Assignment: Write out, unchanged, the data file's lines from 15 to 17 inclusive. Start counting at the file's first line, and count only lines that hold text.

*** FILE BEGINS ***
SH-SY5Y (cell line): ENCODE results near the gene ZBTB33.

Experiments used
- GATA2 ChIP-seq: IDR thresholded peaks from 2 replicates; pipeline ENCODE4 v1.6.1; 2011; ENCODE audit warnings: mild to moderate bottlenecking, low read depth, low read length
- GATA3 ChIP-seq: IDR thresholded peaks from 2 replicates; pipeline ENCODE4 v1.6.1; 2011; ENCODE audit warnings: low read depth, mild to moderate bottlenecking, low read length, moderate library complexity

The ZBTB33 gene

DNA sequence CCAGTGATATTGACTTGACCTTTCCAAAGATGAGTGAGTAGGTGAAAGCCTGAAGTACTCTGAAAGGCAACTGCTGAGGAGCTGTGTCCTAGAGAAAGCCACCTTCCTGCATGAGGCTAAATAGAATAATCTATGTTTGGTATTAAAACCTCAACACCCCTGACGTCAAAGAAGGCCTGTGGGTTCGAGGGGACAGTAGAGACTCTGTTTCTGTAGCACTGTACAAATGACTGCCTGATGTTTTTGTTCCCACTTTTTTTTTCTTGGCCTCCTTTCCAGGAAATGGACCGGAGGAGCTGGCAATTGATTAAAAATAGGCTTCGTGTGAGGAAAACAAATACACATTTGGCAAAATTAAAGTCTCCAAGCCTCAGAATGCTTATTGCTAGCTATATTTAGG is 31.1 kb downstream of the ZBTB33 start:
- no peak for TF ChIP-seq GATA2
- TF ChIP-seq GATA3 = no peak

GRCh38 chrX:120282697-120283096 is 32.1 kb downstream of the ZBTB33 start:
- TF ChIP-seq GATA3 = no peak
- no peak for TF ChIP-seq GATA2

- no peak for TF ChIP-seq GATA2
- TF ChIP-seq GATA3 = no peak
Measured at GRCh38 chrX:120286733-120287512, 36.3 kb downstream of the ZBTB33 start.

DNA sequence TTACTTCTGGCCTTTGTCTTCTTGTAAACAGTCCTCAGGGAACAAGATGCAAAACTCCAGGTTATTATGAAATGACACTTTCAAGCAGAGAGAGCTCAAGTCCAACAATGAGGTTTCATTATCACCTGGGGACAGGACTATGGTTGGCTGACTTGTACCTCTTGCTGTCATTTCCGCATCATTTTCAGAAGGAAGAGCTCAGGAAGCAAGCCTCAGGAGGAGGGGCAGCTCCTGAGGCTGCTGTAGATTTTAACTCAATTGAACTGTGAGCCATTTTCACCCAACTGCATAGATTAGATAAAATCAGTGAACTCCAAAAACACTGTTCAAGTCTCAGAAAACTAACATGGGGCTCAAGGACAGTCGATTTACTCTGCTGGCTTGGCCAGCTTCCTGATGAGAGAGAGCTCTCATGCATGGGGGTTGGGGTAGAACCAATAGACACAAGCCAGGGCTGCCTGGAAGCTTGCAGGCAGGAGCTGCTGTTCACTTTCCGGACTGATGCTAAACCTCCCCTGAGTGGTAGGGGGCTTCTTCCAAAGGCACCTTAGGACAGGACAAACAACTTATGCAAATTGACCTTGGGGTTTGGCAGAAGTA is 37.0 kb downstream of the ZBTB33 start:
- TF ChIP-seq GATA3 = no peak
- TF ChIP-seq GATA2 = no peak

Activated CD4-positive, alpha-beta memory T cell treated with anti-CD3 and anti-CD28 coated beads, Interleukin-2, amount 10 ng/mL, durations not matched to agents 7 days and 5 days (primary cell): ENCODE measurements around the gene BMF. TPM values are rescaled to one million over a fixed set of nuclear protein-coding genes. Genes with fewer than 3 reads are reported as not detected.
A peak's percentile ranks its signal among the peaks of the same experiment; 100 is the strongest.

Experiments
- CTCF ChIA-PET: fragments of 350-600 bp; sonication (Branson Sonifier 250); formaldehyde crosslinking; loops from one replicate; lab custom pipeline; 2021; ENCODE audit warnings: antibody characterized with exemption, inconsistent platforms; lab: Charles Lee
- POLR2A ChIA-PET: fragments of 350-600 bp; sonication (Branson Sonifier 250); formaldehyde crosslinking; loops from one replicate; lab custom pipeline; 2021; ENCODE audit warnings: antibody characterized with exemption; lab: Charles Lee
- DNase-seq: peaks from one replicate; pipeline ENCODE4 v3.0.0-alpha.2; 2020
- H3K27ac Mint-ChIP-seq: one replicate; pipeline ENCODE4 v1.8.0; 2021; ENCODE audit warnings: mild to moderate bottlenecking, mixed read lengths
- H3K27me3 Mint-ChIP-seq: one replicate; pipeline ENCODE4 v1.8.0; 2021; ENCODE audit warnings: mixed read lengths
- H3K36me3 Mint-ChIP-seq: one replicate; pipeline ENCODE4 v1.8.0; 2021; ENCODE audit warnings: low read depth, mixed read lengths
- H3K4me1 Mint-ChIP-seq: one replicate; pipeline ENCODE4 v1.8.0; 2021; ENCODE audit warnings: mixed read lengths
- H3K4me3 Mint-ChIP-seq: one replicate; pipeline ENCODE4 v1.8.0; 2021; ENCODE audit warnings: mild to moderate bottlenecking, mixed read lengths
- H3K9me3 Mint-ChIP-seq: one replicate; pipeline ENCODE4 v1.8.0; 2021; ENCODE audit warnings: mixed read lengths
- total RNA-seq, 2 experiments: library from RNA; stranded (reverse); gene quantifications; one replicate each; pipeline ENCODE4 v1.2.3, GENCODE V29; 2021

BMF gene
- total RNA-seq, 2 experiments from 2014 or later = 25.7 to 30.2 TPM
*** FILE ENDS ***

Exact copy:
DNA sequence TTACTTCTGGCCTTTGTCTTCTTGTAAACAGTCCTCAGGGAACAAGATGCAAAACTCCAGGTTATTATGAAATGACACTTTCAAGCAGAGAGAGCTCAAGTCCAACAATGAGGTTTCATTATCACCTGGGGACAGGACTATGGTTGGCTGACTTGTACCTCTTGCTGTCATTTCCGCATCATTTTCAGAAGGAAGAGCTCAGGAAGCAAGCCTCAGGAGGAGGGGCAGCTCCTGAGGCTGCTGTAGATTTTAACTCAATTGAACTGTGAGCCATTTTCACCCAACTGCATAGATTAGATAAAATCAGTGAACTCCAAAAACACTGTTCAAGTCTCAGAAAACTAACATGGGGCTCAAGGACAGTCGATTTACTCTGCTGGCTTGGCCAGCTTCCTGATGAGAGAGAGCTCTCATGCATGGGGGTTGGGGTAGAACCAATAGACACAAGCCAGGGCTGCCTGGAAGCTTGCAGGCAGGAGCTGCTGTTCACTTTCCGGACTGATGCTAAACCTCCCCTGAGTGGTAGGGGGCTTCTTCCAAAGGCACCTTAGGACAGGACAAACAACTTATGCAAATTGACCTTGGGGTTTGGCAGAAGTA is 37.0 kb downstream of the ZBTB33 start:
- TF ChIP-seq GATA3 = no peak
- TF ChIP-seq GATA2 = no peak